Even if the innocent party does not have a right to terminate the contract as a result of you incorrectly calling force majeure, there may be other consequences arising from your late performance such as damages for breach of contract or self-help remedies including liquidated damages, acceleration, forfeiture, etc.
What should I do if I receive a force majeure notice?
Check the notice requirements
Check compliance of the claimant party with contract notice requirements, e.g. was the notice served on time and to the correct addressee. If a notice is defective, and the notice requirements amount to conditions precedent, the claiming party may not be entitled to relief.
We have seen authorities in some jurisdictions issuing force majeure certificates to companies to use as “evidence” of force majeure. An English court or tribunal is unlikely to treat a certificate of this kind as definitive and would instead undertake the usual multi-stage inquiry to verify whether the force majeure contract test has been met.
Question causation and consider whether there might be another reason why the counterparty is not performing under the contract. Recall that force majeure event must be the sole or substantial cause of its inability to perform.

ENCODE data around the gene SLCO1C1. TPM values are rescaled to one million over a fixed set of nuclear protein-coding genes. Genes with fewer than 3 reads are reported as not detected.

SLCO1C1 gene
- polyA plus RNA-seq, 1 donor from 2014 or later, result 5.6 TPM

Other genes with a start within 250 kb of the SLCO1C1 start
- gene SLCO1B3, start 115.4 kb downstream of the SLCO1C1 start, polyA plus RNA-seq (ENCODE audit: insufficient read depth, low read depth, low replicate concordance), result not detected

Check mitigation requirements
Check if the party trying to claim force majeure has taken necessary mitigation steps and demand evidence of actions taken.
Consider the bigger picture
Understand the potential domino effect on your other contracts (i.e. having to claim force majeure yourself as a result of this claim) and consider the force majeure claim in the context of the commercial relationship with the counterparty. In some cases, companies will use a force majeure claim or a threat of termination to influence the commercial relationship or re-negotiate the contract.
What if there is no force majeure clause in my contract?
Even if there is no force majeure clause in the contract there may be other relief that you are entitled to as a result of the impact of COVID-19.
Change in law
Some contracts include change in law clauses which protect the parties if a change in law makes performance illegal, impossible or more onerous. With many governments and other authorities having enacted emergency legislation in response to COVID-19, relief may available under a change in law provision.
If there is no force majeure relief under the contract, the common law doctrine of frustration may apply. A contract may be frustrated where a supervening event makes performance impossible, illegal or something radically different to that agreed when the contract was entered into. The effect of frustration is that the contract comes to an end automatically (i.e. without any further steps taken by either party), which can be a very blunt outcome.
Some contracts, for example, long-term sale and purchase agreements for commodities, may provide for price renegotiation at either fixed milestones during the life of the contract or where there has a been a major change in the particular market, which makes the contract price “out of step” with the market.
Termination clauses may provide the parties with rights to terminate a contract under specific circumstances or at convenience.